There is only one word Grace Lempp could use to describe graduating from law school during a worldwide pandemic.
“It was surreal. I had to learn a lot really quickly about being able to do what I needed to do without being able to see people every day,” Lempp said.
Lempp graduated from the University of North Carolina law school in May. She is currently a fellow at the Prince William County’s Public Defender’s Office; if she passes the bar exam next month, she is expected to transition into a salaried position as an assistant public defender.
Of course, this was not the post-graduation plan she imagined at the beginning of 2020. Lempp was supposed to take the bar exam in July and begin working as a public defender soon after. But when the coronavirus pandemic swept the county, most public gatherings were shut down, including bar exams.
As such, many recent graduates had to readjust their professional plans.
“I think for young lawyers who have been given a set of expectations about what the practice of law looks like, the reality gap has never been starker,” said Margaret Ogden, wellness coordinator for the Supreme Court of Virginia. “If you’re just entering the practice, a lot of those long established connections and routines… are not going to be there.”
Exam cancellations were just one of many COVID-19 side effects that threw a wrench into the plans of law students, recent graduates and young lawyers. Summer internships were either online or cancelled entirely; at least 65% of law firms suspended their training and coaching programs during the pandemic; and most law firms are now starting their 2020 law graduates in January 2021 instead of this fall, according to a study conducted by Leadership for Lawyers and Cote Consultants.
“Overall, collectively, the pandemic is working against associates’ professional development,” said Graham Bryant, law clerk to Justice William C. Mims and adjunct law professor at William & Mary.
Bryant graduated from the William & Mary law school in 2016. Since then, he has served on the Virginia State Bar President’s Special Committee on Lawyer Well-Being and has published articles on maintaining young lawyer well-being during a pandemic.
This professional experience – plus the experience of being a young lawyer himself – has made Bryant well versed on how law students and young attorneys are being impacted by COVID-19.
He said one of the biggest professional losses young lawyers are now facing is missing out on developing in-person relationships with clients.
“[Young lawyers] haven’t had a chance to properly build their reputations, and it’s hard to build a reputation in a specific area of practice when, for the most part, clients are seeing firm figure heads. They don’t often see all the work that associates put in,” Bryant said.
On an “internal” level, Bryant noted the cancellation of in-person networking opportunities for career growth.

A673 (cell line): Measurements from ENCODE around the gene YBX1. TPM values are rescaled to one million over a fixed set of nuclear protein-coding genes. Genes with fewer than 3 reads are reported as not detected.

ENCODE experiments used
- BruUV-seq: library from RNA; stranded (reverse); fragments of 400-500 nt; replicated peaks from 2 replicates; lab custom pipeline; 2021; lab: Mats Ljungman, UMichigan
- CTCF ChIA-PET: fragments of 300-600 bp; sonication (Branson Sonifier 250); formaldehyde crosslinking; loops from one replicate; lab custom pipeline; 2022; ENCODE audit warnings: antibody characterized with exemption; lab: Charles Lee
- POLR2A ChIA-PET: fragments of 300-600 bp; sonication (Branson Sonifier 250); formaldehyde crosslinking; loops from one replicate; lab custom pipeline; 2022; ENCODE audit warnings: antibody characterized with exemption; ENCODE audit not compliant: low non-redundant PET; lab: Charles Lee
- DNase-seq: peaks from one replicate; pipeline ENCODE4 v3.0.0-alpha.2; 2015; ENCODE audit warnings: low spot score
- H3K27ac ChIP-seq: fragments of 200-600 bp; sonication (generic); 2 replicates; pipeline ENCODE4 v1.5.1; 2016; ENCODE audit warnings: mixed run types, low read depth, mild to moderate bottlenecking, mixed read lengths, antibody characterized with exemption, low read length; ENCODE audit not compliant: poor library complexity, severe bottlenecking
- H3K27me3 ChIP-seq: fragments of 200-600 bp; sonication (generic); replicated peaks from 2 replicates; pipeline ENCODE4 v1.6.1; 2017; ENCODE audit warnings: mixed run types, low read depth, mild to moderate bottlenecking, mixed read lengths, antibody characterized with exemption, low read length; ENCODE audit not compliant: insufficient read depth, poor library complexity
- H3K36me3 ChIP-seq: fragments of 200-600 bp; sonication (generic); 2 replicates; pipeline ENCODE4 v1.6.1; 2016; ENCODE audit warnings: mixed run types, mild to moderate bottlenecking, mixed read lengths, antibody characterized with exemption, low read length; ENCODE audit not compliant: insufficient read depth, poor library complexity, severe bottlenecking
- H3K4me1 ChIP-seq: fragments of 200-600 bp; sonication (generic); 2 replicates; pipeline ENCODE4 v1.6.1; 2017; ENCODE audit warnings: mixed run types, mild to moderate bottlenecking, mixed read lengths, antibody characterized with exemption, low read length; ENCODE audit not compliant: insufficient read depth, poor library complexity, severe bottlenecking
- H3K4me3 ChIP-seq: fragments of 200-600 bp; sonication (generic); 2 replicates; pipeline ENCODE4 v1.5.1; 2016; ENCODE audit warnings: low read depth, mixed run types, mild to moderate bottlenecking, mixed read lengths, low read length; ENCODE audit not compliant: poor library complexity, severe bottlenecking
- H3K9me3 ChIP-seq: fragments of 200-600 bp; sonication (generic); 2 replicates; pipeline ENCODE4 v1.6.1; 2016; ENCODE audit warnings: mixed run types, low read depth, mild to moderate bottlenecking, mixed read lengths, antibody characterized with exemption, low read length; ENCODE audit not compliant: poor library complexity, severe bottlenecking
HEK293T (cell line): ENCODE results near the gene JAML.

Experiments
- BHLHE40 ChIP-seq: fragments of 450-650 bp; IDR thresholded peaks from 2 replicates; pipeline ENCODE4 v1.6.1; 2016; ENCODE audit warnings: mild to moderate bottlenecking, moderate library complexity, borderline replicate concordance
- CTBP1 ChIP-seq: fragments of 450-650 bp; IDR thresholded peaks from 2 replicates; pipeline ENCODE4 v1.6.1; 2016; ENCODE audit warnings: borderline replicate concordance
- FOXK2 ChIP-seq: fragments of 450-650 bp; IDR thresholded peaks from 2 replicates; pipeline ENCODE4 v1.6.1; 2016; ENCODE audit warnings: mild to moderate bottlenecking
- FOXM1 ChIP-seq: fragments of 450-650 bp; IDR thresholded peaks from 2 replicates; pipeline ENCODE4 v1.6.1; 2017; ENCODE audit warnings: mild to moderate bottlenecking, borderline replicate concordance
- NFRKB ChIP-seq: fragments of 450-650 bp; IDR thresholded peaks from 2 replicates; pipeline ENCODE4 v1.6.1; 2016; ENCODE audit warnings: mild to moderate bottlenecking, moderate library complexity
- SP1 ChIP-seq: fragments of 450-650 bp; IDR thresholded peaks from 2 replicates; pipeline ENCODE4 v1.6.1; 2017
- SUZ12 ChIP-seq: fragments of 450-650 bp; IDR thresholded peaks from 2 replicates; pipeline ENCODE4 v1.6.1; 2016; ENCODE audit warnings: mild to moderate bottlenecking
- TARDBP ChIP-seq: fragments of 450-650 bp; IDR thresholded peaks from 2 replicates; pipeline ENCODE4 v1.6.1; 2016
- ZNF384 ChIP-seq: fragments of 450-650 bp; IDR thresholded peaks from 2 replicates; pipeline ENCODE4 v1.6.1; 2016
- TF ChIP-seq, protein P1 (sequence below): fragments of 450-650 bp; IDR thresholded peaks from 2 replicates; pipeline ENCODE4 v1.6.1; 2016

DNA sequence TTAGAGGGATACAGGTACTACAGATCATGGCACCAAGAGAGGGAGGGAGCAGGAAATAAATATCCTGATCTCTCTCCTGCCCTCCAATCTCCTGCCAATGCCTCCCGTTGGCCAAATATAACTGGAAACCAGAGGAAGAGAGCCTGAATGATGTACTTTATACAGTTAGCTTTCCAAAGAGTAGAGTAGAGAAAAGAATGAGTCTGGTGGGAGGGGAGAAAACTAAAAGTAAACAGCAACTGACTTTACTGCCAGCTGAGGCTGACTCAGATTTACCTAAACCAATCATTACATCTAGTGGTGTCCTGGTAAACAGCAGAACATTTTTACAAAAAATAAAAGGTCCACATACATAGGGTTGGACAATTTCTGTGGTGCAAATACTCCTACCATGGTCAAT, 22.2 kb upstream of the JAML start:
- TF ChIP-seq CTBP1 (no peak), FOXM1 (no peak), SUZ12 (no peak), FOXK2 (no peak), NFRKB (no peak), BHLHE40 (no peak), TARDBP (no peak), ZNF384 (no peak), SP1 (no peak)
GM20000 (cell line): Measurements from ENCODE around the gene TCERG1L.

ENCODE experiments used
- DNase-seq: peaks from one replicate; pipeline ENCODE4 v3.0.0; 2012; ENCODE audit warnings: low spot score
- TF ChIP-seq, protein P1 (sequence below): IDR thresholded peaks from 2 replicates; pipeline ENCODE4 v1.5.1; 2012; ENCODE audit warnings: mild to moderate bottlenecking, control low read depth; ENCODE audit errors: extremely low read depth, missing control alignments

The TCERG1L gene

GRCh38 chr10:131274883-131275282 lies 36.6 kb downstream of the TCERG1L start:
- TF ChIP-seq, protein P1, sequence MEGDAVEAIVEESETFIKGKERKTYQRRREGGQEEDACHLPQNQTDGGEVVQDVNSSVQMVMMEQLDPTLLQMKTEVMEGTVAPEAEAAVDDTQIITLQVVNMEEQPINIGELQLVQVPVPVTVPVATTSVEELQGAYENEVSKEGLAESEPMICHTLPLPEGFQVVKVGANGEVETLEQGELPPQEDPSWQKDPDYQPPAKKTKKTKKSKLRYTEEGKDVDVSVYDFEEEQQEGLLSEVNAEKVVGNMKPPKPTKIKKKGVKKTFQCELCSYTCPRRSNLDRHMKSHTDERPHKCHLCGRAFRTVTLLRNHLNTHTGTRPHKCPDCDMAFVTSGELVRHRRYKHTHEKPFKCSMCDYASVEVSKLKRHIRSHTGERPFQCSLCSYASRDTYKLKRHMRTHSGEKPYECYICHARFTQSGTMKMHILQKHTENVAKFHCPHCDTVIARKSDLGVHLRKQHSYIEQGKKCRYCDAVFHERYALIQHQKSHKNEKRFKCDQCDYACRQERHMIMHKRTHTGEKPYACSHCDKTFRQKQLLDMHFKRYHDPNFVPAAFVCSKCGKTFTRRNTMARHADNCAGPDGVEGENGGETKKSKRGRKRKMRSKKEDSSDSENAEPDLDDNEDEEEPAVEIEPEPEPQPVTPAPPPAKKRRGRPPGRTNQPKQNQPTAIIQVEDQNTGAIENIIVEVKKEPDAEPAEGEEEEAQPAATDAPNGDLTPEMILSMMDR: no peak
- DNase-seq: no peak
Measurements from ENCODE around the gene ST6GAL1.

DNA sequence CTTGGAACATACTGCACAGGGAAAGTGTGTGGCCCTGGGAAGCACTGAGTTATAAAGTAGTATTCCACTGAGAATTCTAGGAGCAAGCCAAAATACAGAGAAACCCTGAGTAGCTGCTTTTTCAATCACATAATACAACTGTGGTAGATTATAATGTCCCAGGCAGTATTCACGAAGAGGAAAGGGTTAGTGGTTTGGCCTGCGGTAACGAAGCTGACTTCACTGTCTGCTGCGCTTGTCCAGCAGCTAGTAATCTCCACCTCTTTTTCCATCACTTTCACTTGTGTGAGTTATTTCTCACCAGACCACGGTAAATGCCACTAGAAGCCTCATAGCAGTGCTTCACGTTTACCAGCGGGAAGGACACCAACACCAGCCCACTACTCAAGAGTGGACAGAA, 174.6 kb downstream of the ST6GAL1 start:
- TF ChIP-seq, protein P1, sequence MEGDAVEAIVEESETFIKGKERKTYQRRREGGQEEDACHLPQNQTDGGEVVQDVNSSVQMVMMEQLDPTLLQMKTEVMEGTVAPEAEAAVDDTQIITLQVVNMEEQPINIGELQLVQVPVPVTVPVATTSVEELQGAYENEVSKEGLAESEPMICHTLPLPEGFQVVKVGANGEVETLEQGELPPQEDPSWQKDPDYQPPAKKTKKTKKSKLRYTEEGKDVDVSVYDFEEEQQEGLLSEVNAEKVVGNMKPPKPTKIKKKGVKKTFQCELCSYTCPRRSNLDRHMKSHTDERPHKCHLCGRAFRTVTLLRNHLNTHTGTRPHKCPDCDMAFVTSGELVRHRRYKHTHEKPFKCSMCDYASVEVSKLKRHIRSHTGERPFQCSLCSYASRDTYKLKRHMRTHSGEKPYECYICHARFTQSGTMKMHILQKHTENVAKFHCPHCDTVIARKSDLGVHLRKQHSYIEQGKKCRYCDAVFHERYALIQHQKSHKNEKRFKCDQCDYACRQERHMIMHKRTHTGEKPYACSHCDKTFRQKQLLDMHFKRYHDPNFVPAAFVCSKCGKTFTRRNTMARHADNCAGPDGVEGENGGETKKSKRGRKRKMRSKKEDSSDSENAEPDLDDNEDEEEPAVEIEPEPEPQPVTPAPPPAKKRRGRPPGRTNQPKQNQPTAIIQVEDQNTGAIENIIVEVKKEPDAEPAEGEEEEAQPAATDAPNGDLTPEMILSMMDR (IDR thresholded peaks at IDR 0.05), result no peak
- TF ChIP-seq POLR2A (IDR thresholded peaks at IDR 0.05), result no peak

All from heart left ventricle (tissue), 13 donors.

“So many connections are made at conferences, at state bar meetings… When you put that many talented legal professionals in a room, connections are made, opportunities are developed,” Bryant said.
“[Before COVID] you were going to go to a firm with built-in mentorship and education… The law is so much learning by doing, and if you don’t have structure in place for that it can be really nerve wracking,” Ogden added.
Lempp also lamented the loss of in-person clinical experiences for current law students.
“A lot of my friends in [law] school are disappointed being in their third year online… So much is learned being in the field for [in-person] clinical experiences,” she said.
Bryant noted that the COVID-induced “budget shortfalls” are disproportionately affecting new lawyers because they “lack seniority.”
“They’re new to the profession. They don’t have the job security you earn from being with a firm for a long time,” he said.
Bryant added that young lawyers and recent law school graduates may face even more career setbacks due to the pandemic simply because of their demographic and “major life transitions.”
“Typically after graduating law school you’re moving to a new place, renting a new apartment, getting married, having children. All these transitions come with a lot of uncertainty and a lot of expenses… And all of that is amplified right now,” Bryant said.
While early analyses of the virus indicated that life would return to “normal” in a matter of months, it’s become clear that the impacts of COVID-19 on the legal community has forced the profession – from practicing lawyers to law schools — to reevaluate their procedures for the foreseeable future.
One trend that is here to stay is an increase in online learning — though according to Ogden, e-learning may have a more positive impact on young lawyers than originally perceived. In May, Ogden and Bryant hosted a virtual VSB CLE event on lawyer wellness; last month, they held an online training session on occupational wellness with Judges & Lawyers Assistance Program, or JLAP.
Ogden said young lawyers provided the most positive feedback on the online events.
“Young lawyers have said, ‘This is so much more accessible for me,’” she said. “They weren’t necessarily going to be able to drive across the commonwealth for in-person events… Now they’re saying they have access to more types of educational opportunities than before.”
Lempp anticipates law students will graduate as stronger, more adaptable professionals after adjusting to life under COVID-19.
“We’re going to end up with new lawyers in this profession that are super resilient, and I think that could be a silver lining of moving online for law schools,” she said.